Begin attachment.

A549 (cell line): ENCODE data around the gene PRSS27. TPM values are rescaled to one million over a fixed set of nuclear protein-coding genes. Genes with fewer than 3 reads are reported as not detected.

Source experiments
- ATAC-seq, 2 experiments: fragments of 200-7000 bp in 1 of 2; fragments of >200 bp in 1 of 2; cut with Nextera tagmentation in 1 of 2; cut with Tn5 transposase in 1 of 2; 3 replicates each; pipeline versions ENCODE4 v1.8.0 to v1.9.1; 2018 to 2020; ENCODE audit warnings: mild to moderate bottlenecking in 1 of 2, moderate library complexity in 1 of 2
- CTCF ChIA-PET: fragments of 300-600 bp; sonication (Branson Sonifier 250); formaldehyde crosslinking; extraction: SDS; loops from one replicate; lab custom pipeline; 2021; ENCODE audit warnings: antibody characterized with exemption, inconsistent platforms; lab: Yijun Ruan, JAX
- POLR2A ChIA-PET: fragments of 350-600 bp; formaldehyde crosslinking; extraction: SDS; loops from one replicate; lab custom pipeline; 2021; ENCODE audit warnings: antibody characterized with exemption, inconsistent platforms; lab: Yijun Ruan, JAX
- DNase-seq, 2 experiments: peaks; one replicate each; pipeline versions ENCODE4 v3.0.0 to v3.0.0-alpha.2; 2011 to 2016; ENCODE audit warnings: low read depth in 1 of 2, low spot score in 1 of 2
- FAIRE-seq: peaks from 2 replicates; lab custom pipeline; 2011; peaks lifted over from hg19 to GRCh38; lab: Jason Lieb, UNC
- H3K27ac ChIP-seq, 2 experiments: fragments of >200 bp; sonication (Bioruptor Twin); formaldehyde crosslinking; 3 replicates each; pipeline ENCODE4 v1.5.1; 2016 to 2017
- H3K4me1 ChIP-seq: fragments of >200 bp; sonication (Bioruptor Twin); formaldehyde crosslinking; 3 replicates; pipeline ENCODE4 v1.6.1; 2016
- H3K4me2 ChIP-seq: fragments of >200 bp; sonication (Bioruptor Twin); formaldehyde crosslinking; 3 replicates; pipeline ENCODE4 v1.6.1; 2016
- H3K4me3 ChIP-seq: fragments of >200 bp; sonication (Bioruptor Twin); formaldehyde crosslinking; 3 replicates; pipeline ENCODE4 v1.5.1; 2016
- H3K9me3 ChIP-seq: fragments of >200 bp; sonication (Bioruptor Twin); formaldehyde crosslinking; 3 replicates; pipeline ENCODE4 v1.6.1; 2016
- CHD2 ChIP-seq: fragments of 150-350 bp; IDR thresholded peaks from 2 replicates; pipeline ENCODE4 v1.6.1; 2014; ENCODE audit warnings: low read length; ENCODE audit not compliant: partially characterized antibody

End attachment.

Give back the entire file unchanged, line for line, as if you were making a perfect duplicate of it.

A549 (cell line): ENCODE data around the gene PRSS27. TPM values are rescaled to one million over a fixed set of nuclear protein-coding genes. Genes with fewer than 3 reads are reported as not detected.

Source experiments
- ATAC-seq, 2 experiments: fragments of 200-7000 bp in 1 of 2; fragments of >200 bp in 1 of 2; cut with Nextera tagmentation in 1 of 2; cut with Tn5 transposase in 1 of 2; 3 replicates each; pipeline versions ENCODE4 v1.8.0 to v1.9.1; 2018 to 2020; ENCODE audit warnings: mild to moderate bottlenecking in 1 of 2, moderate library complexity in 1 of 2
- CTCF ChIA-PET: fragments of 300-600 bp; sonication (Branson Sonifier 250); formaldehyde crosslinking; extraction: SDS; loops from one replicate; lab custom pipeline; 2021; ENCODE audit warnings: antibody characterized with exemption, inconsistent platforms; lab: Yijun Ruan, JAX
- POLR2A ChIA-PET: fragments of 350-600 bp; formaldehyde crosslinking; extraction: SDS; loops from one replicate; lab custom pipeline; 2021; ENCODE audit warnings: antibody characterized with exemption, inconsistent platforms; lab: Yijun Ruan, JAX
- DNase-seq, 2 experiments: peaks; one replicate each; pipeline versions ENCODE4 v3.0.0 to v3.0.0-alpha.2; 2011 to 2016; ENCODE audit warnings: low read depth in 1 of 2, low spot score in 1 of 2
- FAIRE-seq: peaks from 2 replicates; lab custom pipeline; 2011; peaks lifted over from hg19 to GRCh38; lab: Jason Lieb, UNC
- H3K27ac ChIP-seq, 2 experiments: fragments of >200 bp; sonication (Bioruptor Twin); formaldehyde crosslinking; 3 replicates each; pipeline ENCODE4 v1.5.1; 2016 to 2017
- H3K4me1 ChIP-seq: fragments of >200 bp; sonication (Bioruptor Twin); formaldehyde crosslinking; 3 replicates; pipeline ENCODE4 v1.6.1; 2016
- H3K4me2 ChIP-seq: fragments of >200 bp; sonication (Bioruptor Twin); formaldehyde crosslinking; 3 replicates; pipeline ENCODE4 v1.6.1; 2016
- H3K4me3 ChIP-seq: fragments of >200 bp; sonication (Bioruptor Twin); formaldehyde crosslinking; 3 replicates; pipeline ENCODE4 v1.5.1; 2016
- H3K9me3 ChIP-seq: fragments of >200 bp; sonication (Bioruptor Twin); formaldehyde crosslinking; 3 replicates; pipeline ENCODE4 v1.6.1; 2016
- CHD2 ChIP-seq: fragments of 150-350 bp; IDR thresholded peaks from 2 replicates; pipeline ENCODE4 v1.6.1; 2014; ENCODE audit warnings: low read length; ENCODE audit not compliant: partially characterized antibody